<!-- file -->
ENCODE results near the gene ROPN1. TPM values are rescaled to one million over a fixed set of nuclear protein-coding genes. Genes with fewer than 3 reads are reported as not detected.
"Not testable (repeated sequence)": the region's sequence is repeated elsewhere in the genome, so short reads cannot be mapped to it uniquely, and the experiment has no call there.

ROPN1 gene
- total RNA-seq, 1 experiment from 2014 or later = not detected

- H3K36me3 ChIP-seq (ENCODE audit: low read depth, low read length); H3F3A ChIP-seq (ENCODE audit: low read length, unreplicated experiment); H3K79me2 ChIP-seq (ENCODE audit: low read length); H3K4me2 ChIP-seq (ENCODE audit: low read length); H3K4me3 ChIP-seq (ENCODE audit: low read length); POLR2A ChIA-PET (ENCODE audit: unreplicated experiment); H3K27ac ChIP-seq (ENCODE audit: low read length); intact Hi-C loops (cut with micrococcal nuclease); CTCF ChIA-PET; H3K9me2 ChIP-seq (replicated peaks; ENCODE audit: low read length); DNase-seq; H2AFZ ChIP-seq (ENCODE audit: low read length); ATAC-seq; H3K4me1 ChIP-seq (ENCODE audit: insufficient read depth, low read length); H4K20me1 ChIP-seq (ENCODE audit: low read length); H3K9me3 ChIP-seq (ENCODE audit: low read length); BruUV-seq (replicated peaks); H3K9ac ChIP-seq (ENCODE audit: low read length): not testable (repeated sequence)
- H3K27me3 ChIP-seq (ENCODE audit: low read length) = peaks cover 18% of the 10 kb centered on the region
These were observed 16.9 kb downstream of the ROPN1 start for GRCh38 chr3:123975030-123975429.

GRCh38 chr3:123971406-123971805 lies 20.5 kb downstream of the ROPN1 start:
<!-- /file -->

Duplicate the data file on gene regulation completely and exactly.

ENCODE results near the gene ROPN1. TPM values are rescaled to one million over a fixed set of nuclear protein-coding genes. Genes with fewer than 3 reads are reported as not detected.
"Not testable (repeated sequence)": the region's sequence is repeated elsewhere in the genome, so short reads cannot be mapped to it uniquely, and the experiment has no call there.

ROPN1 gene
- total RNA-seq, 1 experiment from 2014 or later = not detected

- H3K36me3 ChIP-seq (ENCODE audit: low read depth, low read length); H3F3A ChIP-seq (ENCODE audit: low read length, unreplicated experiment); H3K79me2 ChIP-seq (ENCODE audit: low read length); H3K4me2 ChIP-seq (ENCODE audit: low read length); H3K4me3 ChIP-seq (ENCODE audit: low read length); POLR2A ChIA-PET (ENCODE audit: unreplicated experiment); H3K27ac ChIP-seq (ENCODE audit: low read length); intact Hi-C loops (cut with micrococcal nuclease); CTCF ChIA-PET; H3K9me2 ChIP-seq (replicated peaks; ENCODE audit: low read length); DNase-seq; H2AFZ ChIP-seq (ENCODE audit: low read length); ATAC-seq; H3K4me1 ChIP-seq (ENCODE audit: insufficient read depth, low read length); H4K20me1 ChIP-seq (ENCODE audit: low read length); H3K9me3 ChIP-seq (ENCODE audit: low read length); BruUV-seq (replicated peaks); H3K9ac ChIP-seq (ENCODE audit: low read length): not testable (repeated sequence)
- H3K27me3 ChIP-seq (ENCODE audit: low read length) = peaks cover 18% of the 10 kb centered on the region
These were observed 16.9 kb downstream of the ROPN1 start for GRCh38 chr3:123975030-123975429.

GRCh38 chr3:123971406-123971805 lies 20.5 kb downstream of the ROPN1 start: